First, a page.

Red-Breasted Nuthatch

SCIENTIFIC NAME: Sitta Canadensis

Red-breasted Nuthatch

Adults have bluish-gray back and uppertail and rust-colored underparts. They have a black cap and eye line, a white supercilium (eyebrow).

Both sexes are similarly plumaged, but the females and juveniles have duller heads and paler underparts.

BILL: long and pointed.

SIZE: measures about 8.5 inches in length, with a wingspan of 8.5 inches.

WEIGHT: weighs about 9 - 13 grams.

COLOR: bluish-gray, rust, black and white.

Very fond of seeds of pines and other conifer trees.
Beetles, wasps, caterpillars, insect eggs and crane flies in spring and summer.
Suet, chopped kernels of walnuts, pecans, peanuts and sunflowers seeds at feeders.

Coniferous (spruce or pine) or mixed forests. Also, in suburban habitat with sufficient conifers.

BREEDS: From NW Canada to California, through the Rocky Mountains and across the border and Great Lakes region. Also, southwards from Newfoundland to the Appalachians.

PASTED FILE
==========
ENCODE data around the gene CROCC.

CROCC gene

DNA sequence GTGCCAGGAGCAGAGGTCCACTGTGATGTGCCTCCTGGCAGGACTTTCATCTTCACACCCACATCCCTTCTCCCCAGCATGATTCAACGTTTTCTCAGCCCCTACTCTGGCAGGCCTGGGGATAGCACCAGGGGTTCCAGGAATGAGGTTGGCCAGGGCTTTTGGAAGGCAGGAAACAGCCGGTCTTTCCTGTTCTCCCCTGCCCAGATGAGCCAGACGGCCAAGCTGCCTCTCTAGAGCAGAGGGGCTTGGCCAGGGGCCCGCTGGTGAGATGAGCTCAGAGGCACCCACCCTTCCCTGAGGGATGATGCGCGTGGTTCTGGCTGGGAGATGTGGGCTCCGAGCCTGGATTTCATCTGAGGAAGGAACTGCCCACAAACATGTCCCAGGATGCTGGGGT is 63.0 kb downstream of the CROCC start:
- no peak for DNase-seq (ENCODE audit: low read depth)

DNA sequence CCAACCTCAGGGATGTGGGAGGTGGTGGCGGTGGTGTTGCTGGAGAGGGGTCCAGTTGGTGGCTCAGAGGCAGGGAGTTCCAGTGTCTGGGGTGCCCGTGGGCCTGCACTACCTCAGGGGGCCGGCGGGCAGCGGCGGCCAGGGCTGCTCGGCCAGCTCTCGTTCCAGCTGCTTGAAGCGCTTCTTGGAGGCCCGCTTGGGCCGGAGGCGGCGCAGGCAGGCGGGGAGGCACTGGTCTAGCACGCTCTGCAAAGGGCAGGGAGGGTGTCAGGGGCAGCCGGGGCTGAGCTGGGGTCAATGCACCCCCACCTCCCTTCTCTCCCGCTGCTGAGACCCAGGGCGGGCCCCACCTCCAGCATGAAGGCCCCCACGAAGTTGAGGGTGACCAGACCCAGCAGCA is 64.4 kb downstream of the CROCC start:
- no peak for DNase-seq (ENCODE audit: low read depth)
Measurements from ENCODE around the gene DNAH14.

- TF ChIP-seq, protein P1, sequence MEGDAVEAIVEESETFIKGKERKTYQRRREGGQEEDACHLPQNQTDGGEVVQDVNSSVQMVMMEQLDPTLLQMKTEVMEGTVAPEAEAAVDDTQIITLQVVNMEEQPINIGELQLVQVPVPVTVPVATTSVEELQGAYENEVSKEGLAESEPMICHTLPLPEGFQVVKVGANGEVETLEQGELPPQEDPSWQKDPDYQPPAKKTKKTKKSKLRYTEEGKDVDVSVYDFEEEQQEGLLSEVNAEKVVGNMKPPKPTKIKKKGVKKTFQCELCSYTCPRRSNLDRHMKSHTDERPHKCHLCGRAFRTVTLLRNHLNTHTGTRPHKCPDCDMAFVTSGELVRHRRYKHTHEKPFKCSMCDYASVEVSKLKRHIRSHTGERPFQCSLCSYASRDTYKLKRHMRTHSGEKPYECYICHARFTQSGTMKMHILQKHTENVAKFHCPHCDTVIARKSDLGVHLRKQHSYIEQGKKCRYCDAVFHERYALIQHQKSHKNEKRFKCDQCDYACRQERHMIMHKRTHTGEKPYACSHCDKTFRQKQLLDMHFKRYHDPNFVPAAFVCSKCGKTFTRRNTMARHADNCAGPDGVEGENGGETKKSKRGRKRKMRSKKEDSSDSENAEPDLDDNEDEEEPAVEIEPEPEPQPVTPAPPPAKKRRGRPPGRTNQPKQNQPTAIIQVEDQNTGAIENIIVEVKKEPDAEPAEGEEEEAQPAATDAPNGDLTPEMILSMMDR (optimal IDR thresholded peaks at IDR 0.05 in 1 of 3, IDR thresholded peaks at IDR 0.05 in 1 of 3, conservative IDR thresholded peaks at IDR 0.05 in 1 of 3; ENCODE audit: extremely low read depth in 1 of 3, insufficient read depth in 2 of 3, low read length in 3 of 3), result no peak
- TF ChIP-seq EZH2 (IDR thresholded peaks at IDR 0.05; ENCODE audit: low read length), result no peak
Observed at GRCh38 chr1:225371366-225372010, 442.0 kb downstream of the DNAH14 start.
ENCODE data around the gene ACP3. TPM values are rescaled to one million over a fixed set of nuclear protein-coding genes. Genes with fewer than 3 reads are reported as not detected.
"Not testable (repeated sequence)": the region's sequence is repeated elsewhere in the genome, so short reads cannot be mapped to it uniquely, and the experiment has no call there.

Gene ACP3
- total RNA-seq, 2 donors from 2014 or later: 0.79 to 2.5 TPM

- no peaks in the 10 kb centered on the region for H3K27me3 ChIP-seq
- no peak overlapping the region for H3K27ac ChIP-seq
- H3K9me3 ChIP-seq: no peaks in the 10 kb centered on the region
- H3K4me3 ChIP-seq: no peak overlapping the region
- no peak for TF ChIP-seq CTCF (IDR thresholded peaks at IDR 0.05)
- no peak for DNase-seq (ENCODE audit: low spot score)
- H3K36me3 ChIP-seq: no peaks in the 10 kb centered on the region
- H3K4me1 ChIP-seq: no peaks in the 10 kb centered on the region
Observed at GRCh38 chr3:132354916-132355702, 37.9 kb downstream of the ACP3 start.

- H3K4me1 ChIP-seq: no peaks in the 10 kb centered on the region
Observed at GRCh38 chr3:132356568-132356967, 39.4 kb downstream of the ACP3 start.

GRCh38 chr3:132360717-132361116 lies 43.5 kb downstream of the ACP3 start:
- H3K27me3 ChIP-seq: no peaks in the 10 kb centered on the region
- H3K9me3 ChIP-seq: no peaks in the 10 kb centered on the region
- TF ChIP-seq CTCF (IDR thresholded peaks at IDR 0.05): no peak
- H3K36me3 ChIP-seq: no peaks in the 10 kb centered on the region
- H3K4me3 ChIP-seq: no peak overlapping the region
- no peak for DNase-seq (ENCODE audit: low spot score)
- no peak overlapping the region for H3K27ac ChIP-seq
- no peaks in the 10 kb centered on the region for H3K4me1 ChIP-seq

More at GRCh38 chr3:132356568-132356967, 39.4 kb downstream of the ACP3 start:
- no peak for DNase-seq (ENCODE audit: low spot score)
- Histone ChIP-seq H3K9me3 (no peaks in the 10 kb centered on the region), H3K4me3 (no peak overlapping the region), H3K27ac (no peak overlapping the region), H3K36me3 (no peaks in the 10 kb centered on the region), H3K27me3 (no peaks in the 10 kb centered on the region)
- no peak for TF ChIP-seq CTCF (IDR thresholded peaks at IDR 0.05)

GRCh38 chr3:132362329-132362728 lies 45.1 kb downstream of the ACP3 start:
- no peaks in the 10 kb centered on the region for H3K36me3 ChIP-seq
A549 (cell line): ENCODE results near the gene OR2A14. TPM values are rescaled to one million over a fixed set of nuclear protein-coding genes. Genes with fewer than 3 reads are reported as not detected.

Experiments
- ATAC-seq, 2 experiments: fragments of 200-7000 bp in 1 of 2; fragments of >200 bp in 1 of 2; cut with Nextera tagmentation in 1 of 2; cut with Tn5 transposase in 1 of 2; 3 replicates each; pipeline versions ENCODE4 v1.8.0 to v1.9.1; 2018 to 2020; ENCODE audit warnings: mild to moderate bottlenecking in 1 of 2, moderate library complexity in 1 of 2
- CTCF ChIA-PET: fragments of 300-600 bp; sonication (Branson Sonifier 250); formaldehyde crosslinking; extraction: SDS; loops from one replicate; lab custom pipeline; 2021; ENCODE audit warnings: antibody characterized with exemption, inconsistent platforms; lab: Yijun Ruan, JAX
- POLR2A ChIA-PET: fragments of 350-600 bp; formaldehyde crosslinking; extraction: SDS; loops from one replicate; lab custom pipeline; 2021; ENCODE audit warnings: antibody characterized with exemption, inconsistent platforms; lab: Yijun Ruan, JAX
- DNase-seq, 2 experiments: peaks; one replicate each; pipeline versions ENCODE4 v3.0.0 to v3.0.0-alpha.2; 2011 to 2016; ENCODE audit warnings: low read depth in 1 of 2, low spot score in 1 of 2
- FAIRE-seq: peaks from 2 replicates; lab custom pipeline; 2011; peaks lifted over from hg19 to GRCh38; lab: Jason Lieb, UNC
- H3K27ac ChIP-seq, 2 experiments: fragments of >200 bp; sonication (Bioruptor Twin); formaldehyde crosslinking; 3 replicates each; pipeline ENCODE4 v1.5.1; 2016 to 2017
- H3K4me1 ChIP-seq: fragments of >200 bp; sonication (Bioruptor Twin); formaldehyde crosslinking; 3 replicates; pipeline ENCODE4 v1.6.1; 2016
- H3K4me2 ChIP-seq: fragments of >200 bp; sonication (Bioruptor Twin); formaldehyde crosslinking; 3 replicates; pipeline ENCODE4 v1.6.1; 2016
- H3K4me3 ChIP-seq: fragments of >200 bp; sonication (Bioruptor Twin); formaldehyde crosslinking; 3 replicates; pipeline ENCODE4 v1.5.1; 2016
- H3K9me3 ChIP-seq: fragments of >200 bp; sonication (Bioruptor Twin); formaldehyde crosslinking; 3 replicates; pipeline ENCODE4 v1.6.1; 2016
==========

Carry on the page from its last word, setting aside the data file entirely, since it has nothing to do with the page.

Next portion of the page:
WINTER: South to Gulf Coast and northern Florida.

The usual call is a slow, high, nasal, far-carrying “nyahk-nyahk-nyahk” recalling toy tin horn.
Gives more rapid series when agitated.
It also serve as a territory song.
The contact call is a soft “pit”.

NEST: Both sexes excavate a nesting place and smear sap around the entrance hole. The nest is lined with grass, moss, shredded bark and rootlets. Nest building is done by both sexes, but mostly by the female.

EGGS: 5 - 6 white or creamy non-glossy eggs, spotted brown.

INCUBATION: 12 - 13 days, female.

NESTLING PHASE: 18 - 21 days.

They feed by clambering along the trunks and branches of trees. They will use crevices in tree bark as a seed cache, storing seeds for later retrieval.

The oldest known Red-breasted Nuthatch was 7 years, 6 months old.


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